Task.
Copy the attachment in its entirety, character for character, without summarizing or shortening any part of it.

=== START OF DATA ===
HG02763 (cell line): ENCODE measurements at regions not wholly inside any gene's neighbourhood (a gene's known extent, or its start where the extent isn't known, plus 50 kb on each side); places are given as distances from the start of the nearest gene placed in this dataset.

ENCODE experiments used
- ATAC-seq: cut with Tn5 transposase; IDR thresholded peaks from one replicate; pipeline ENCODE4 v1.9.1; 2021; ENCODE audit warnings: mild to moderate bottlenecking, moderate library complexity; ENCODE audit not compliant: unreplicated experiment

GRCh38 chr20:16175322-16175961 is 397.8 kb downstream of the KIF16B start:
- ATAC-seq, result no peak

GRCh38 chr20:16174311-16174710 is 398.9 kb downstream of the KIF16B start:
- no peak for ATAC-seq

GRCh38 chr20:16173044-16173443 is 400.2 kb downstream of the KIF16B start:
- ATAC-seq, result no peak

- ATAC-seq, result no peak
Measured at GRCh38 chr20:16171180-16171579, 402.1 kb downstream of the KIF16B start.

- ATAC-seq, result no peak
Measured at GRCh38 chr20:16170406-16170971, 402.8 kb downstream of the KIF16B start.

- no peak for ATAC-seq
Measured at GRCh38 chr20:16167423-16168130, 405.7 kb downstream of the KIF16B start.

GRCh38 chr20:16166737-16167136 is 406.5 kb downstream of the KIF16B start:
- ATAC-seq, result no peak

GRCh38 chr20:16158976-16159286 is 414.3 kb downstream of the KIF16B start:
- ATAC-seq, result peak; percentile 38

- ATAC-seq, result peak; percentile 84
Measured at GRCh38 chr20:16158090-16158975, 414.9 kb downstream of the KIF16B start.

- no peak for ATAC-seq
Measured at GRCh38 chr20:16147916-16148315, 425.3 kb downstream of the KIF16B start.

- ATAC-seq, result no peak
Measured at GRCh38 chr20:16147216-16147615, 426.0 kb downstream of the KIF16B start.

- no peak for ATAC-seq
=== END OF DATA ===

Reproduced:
HG02763 (cell line): ENCODE measurements at regions not wholly inside any gene's neighbourhood (a gene's known extent, or its start where the extent isn't known, plus 50 kb on each side); places are given as distances from the start of the nearest gene placed in this dataset.

ENCODE experiments used
- ATAC-seq: cut with Tn5 transposase; IDR thresholded peaks from one replicate; pipeline ENCODE4 v1.9.1; 2021; ENCODE audit warnings: mild to moderate bottlenecking, moderate library complexity; ENCODE audit not compliant: unreplicated experiment

GRCh38 chr20:16175322-16175961 is 397.8 kb downstream of the KIF16B start:
- ATAC-seq, result no peak

GRCh38 chr20:16174311-16174710 is 398.9 kb downstream of the KIF16B start:
- no peak for ATAC-seq

GRCh38 chr20:16173044-16173443 is 400.2 kb downstream of the KIF16B start:
- ATAC-seq, result no peak

- ATAC-seq, result no peak
Measured at GRCh38 chr20:16171180-16171579, 402.1 kb downstream of the KIF16B start.

- ATAC-seq, result no peak
Measured at GRCh38 chr20:16170406-16170971, 402.8 kb downstream of the KIF16B start.

- no peak for ATAC-seq
Measured at GRCh38 chr20:16167423-16168130, 405.7 kb downstream of the KIF16B start.

GRCh38 chr20:16166737-16167136 is 406.5 kb downstream of the KIF16B start:
- ATAC-seq, result no peak

GRCh38 chr20:16158976-16159286 is 414.3 kb downstream of the KIF16B start:
- ATAC-seq, result peak; percentile 38

- ATAC-seq, result peak; percentile 84
Measured at GRCh38 chr20:16158090-16158975, 414.9 kb downstream of the KIF16B start.

- no peak for ATAC-seq
Measured at GRCh38 chr20:16147916-16148315, 425.3 kb downstream of the KIF16B start.

- ATAC-seq, result no peak
Measured at GRCh38 chr20:16147216-16147615, 426.0 kb downstream of the KIF16B start.

- no peak for ATAC-seq